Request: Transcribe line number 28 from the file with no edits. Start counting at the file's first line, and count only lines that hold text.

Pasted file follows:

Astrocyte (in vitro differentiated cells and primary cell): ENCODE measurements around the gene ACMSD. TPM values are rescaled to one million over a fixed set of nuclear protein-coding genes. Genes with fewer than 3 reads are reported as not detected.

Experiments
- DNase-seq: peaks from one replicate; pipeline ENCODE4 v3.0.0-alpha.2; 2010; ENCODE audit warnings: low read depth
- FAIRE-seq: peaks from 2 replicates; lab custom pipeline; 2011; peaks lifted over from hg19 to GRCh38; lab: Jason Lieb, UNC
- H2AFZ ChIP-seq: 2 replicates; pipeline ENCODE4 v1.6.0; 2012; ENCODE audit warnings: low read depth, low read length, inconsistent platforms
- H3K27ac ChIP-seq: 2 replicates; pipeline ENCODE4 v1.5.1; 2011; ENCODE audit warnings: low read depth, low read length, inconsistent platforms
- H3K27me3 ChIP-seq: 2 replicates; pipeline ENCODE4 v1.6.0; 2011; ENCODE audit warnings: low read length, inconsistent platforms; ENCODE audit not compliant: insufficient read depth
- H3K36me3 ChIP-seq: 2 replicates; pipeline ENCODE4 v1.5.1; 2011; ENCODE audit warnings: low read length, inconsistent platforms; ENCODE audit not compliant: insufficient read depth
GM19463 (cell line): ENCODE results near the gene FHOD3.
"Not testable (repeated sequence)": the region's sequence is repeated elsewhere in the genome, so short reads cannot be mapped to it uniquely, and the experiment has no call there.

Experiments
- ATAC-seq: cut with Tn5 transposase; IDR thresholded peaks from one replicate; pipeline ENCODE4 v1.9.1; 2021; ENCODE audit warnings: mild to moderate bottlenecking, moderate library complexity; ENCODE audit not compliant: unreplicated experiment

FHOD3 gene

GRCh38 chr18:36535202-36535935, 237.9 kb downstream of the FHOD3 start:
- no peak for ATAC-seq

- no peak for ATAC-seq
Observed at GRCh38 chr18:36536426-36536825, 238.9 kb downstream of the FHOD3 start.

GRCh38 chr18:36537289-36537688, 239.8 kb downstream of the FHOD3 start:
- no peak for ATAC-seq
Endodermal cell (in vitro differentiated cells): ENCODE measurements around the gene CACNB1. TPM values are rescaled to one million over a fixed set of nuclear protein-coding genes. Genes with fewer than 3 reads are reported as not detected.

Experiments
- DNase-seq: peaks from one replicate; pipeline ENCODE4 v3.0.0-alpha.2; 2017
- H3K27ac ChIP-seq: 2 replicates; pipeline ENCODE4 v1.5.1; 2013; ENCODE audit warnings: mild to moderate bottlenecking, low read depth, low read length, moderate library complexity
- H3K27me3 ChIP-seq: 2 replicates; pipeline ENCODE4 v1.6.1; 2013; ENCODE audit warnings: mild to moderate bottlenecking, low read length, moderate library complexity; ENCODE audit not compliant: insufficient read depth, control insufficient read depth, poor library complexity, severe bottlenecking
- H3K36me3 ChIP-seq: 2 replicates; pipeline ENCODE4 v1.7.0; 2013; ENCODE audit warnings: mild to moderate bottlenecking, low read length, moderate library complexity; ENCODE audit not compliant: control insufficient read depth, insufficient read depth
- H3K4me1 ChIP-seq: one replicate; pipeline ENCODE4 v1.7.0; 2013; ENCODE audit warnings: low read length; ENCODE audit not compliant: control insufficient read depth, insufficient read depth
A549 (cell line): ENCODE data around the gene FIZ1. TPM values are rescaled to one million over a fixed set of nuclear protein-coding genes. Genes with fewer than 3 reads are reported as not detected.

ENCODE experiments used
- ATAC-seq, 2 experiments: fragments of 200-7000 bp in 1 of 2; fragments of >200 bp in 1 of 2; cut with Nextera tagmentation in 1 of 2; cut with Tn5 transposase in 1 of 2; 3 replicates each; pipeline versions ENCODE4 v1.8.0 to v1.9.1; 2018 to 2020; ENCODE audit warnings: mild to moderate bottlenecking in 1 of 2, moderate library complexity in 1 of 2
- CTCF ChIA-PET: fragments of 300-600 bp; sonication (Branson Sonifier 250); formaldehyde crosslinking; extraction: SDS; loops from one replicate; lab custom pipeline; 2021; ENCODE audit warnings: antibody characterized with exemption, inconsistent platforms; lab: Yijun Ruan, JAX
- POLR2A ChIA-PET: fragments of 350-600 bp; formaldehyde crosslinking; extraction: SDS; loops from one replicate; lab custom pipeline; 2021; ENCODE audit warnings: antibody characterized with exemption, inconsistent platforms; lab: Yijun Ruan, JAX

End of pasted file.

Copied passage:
ENCODE experiments used